SSG Willie Q. Troy, USA, Retired
Willie Q. Troy has voice mail messages he will never retrieve. Family members and friends frantically tried to contact him by cell phone as news of the attack on the Pentagon became widely publicized. But he never called back.
Willie was born the fifth of six children on March 20, 1950 to Mrs. Bessie Mae Troy and the late Mr. John Troy in Delco, North Carolina. He was active in the school band and was able to play various instruments with minimal instruction. His talent so impressed the bandleader that he would frequently ask Willie to teach the class.
Upon graduation from West Columbus High School in 1968, he moved to Washington, DC to find better employment opportunities. However, he was drafted by the United States Army in 1970 and served in Vietnam as a guard to General Abrams. Although he was wounded during the course of his tour, he stayed in Vietnam until his assignment was completed.
During his time in combat, Willie and his childhood sweetheart, Judy, wrote letters to each other on a daily basis. They were married three days after his return to North Carolina. Shortly afterward, the family was stationed at White Sands Missile Range in White Sands, New Mexico where their daughter, ReNee, was born.
Willie was next stationed at the Pentagon in Washington, DC for four years; Fort Clayton, Panama for three years; and Fort Bragg, North Carolina for six years. As a result of the injury received in Vietnam, he retired after 151/2 years with full retirement and benefits as a disabled veteran.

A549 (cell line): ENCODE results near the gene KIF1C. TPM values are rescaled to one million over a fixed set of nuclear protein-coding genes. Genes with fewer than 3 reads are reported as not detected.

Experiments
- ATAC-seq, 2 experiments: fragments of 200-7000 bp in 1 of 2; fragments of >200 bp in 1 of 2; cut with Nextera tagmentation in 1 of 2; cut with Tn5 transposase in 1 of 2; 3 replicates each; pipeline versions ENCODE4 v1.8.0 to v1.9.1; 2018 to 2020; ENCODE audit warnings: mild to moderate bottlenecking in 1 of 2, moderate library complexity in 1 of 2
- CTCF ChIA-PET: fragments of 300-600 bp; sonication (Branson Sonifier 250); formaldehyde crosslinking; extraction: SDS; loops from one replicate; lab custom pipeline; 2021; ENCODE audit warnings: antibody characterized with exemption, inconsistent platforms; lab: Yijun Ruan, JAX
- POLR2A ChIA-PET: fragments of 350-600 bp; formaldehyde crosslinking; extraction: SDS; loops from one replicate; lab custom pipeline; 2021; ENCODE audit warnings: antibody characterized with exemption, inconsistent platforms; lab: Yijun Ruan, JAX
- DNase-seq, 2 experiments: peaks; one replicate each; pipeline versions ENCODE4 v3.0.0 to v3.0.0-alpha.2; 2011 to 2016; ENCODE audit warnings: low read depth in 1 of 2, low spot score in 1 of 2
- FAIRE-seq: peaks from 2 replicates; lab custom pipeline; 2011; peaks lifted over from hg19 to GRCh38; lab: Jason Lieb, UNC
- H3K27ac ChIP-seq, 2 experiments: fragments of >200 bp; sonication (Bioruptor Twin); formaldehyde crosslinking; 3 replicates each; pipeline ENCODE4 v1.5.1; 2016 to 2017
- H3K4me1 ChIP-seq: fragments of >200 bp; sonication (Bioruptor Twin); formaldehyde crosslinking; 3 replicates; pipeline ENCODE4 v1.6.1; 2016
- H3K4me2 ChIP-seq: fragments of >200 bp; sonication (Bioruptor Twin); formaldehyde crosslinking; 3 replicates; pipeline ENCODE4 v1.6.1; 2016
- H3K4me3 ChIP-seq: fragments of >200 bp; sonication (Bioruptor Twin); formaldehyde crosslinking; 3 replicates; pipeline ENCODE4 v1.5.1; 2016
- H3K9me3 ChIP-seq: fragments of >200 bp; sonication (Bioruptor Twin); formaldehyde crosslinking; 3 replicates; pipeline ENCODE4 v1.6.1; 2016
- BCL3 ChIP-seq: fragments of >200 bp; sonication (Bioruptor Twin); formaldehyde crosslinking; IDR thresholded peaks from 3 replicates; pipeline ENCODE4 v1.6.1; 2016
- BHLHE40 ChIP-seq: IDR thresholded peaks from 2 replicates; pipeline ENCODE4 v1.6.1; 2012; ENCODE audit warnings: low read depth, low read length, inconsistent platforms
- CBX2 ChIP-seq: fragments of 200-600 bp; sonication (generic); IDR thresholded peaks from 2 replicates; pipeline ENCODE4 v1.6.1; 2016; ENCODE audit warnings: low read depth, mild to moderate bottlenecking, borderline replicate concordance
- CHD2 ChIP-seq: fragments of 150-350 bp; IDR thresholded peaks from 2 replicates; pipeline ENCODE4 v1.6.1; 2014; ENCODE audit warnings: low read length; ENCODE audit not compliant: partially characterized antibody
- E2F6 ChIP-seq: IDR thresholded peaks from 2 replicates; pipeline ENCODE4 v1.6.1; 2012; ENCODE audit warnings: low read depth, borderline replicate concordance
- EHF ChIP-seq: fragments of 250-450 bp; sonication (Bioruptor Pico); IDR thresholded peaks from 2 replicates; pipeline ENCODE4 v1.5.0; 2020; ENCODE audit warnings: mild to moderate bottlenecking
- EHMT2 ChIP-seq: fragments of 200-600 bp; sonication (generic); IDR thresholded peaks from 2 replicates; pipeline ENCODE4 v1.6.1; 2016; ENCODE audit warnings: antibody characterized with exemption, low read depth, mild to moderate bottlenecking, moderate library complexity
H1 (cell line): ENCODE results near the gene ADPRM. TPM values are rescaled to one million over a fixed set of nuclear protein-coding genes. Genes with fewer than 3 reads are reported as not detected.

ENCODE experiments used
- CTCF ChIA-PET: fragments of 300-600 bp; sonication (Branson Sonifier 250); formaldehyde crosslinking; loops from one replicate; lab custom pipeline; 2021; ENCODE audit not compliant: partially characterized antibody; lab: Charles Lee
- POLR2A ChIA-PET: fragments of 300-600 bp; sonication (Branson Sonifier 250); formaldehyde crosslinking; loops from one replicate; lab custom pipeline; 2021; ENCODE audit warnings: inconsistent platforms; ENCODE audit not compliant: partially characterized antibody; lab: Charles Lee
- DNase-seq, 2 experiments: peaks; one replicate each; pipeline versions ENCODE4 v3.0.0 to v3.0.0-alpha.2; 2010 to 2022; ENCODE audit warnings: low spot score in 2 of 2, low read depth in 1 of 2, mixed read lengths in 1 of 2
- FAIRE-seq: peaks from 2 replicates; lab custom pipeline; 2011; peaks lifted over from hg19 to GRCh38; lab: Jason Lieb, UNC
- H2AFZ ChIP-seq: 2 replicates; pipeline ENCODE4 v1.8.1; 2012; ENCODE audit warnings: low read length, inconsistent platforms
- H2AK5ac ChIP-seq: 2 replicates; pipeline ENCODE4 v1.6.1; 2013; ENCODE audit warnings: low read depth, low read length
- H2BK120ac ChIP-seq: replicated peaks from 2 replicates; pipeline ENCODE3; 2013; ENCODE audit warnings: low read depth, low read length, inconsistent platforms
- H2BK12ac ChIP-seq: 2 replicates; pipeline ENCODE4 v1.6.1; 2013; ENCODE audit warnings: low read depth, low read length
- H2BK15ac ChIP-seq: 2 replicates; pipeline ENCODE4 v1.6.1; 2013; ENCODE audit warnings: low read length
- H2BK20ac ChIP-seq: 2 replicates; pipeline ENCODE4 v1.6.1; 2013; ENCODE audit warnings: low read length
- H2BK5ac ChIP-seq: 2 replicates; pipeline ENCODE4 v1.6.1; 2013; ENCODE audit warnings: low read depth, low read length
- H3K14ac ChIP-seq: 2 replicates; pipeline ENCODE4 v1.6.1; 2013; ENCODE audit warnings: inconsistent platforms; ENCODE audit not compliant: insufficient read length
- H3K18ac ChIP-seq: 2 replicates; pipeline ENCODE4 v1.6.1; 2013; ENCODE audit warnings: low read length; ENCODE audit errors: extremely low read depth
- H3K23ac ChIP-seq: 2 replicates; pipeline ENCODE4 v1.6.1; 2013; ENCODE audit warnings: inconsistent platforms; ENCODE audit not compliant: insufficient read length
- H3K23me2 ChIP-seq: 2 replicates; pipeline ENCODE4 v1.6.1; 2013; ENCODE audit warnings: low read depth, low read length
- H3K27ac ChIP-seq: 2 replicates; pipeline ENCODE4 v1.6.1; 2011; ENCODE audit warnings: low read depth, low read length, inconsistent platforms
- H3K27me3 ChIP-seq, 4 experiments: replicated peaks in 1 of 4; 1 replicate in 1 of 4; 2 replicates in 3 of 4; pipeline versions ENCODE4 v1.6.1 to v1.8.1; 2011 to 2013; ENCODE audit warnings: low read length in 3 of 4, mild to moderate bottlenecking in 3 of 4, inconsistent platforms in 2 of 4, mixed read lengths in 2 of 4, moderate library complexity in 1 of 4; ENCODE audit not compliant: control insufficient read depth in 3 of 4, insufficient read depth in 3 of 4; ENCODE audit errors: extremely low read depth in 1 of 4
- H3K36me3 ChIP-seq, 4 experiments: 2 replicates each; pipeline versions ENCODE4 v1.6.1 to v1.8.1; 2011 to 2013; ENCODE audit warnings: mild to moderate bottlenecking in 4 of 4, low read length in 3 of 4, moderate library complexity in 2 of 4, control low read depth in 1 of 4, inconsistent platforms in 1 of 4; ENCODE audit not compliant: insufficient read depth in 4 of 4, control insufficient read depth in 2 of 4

After years of having to leave promising jobs in order to travel with her husband, Judy was ready to settle down into the life of a retired soldier’s wife. However, Willie encouraged her to pursue her own ambitions concerning her career. Subsequently, the family moved to Germany for seven years, living in Bad Krueznach, Frankfurt and Fulda. After the drawdown of troops in the European theater, they decided to return to the Caribbean. They moved to Panama again and stayed there for another seven years. After the implementation of the Panama Canal Treaty, United States Army South was relocated to Fort Buchanan, Puerto Rico, where they lived and worked until December 2000. While there, Willie completed requirements for his four-year degree from Stewart University in Computer Science.
Willie and Judy decided that after 15 years of living overseas, it was time to come back home – or, at least, as close to North Carolina as they could. She was chosen for a position at the Aberdeen Proving Ground-Edgewood area, and he was selected for employment (with a promotion) at the Pentagon. He woke up at 4:15 a.m. every day in order to take the MARC train into Washington. His appearance was always impeccable, reflecting his pride at working at the nerve center of the military. His co-workers describe him as “knowledgeable” and “one of the smartest people I’ve ever met.”
Willie and Judy enjoyed traveling to their hometown where Willie would cook big dinners for his extremely large family, and laugh and joke with them until the early hours of the morning. He bought a house for his mom and loved the way she sat in her recliner watching television. He and his older brother enjoyed fishing but could never find the “perfect” spot. So . . . Willie dug a pond in his backyard, stocked it with fish, and invited everyone over to enjoy his favorite pastime. Anything his granddaughter asked for, she got – even the purple “Tina Turner” wig that was the last thing he gave her.
The events of September 11th, 2001 changed that forever. He will be missed by all those whose lives he touched, whether it was a kind word or caring gesture. He left an impression on everyone he met. Judy is thinking of keeping his cell phone in service so she can call to hear his voice saying, “I’m unavailable right now, but leave your name and number, and I’ll get back with you as soon as I can.” Nothing could be more true.